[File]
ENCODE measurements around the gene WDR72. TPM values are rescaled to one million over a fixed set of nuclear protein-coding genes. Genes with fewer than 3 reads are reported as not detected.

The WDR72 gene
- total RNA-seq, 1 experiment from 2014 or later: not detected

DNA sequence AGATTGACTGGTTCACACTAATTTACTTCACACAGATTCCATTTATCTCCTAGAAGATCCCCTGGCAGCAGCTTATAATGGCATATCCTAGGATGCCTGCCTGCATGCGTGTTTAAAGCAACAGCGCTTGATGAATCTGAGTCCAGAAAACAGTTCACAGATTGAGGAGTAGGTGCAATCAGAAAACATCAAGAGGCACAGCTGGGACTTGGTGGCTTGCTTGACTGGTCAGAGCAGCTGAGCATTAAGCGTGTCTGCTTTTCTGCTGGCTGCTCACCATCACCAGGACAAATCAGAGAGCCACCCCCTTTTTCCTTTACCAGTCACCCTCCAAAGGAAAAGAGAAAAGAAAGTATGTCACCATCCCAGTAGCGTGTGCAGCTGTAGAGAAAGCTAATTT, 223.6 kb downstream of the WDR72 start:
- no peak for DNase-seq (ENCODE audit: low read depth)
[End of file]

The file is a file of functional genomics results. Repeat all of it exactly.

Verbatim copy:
ENCODE measurements around the gene WDR72. TPM values are rescaled to one million over a fixed set of nuclear protein-coding genes. Genes with fewer than 3 reads are reported as not detected.

The WDR72 gene
- total RNA-seq, 1 experiment from 2014 or later: not detected

DNA sequence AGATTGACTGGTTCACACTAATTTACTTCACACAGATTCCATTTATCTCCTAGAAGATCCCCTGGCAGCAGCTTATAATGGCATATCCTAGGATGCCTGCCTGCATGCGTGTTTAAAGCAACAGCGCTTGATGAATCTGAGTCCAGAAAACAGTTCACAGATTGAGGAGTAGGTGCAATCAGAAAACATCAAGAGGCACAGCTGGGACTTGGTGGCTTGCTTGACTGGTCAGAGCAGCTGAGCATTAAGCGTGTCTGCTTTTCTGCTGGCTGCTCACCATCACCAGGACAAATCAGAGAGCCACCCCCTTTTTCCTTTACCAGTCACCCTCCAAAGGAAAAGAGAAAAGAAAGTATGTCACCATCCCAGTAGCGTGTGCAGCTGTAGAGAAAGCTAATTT, 223.6 kb downstream of the WDR72 start:
- no peak for DNase-seq (ENCODE audit: low read depth)